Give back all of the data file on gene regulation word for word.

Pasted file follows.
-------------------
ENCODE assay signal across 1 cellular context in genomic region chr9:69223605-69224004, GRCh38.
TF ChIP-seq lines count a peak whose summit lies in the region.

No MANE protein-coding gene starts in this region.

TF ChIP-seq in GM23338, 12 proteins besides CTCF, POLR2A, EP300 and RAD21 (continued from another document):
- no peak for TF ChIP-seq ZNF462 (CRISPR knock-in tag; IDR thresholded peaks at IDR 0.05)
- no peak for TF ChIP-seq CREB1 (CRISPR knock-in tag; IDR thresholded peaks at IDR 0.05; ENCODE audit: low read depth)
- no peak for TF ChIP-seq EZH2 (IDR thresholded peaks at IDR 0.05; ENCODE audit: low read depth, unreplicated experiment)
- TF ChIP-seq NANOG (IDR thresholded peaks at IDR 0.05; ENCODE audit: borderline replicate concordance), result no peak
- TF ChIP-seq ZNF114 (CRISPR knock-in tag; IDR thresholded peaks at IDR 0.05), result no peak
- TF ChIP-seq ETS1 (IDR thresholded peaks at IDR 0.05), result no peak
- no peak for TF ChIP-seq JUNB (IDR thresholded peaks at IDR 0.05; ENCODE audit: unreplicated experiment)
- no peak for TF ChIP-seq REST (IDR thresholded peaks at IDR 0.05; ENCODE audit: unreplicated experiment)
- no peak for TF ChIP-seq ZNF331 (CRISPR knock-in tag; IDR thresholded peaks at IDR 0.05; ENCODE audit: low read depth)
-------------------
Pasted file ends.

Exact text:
ENCODE assay signal across 1 cellular context in genomic region chr9:69223605-69224004, GRCh38.
TF ChIP-seq lines count a peak whose summit lies in the region.

No MANE protein-coding gene starts in this region.

TF ChIP-seq in GM23338, 12 proteins besides CTCF, POLR2A, EP300 and RAD21 (continued from another document):
- no peak for TF ChIP-seq ZNF462 (CRISPR knock-in tag; IDR thresholded peaks at IDR 0.05)
- no peak for TF ChIP-seq CREB1 (CRISPR knock-in tag; IDR thresholded peaks at IDR 0.05; ENCODE audit: low read depth)
- no peak for TF ChIP-seq EZH2 (IDR thresholded peaks at IDR 0.05; ENCODE audit: low read depth, unreplicated experiment)
- TF ChIP-seq NANOG (IDR thresholded peaks at IDR 0.05; ENCODE audit: borderline replicate concordance), result no peak
- TF ChIP-seq ZNF114 (CRISPR knock-in tag; IDR thresholded peaks at IDR 0.05), result no peak
- TF ChIP-seq ETS1 (IDR thresholded peaks at IDR 0.05), result no peak
- no peak for TF ChIP-seq JUNB (IDR thresholded peaks at IDR 0.05; ENCODE audit: unreplicated experiment)
- no peak for TF ChIP-seq REST (IDR thresholded peaks at IDR 0.05; ENCODE audit: unreplicated experiment)
- no peak for TF ChIP-seq ZNF331 (CRISPR knock-in tag; IDR thresholded peaks at IDR 0.05; ENCODE audit: low read depth)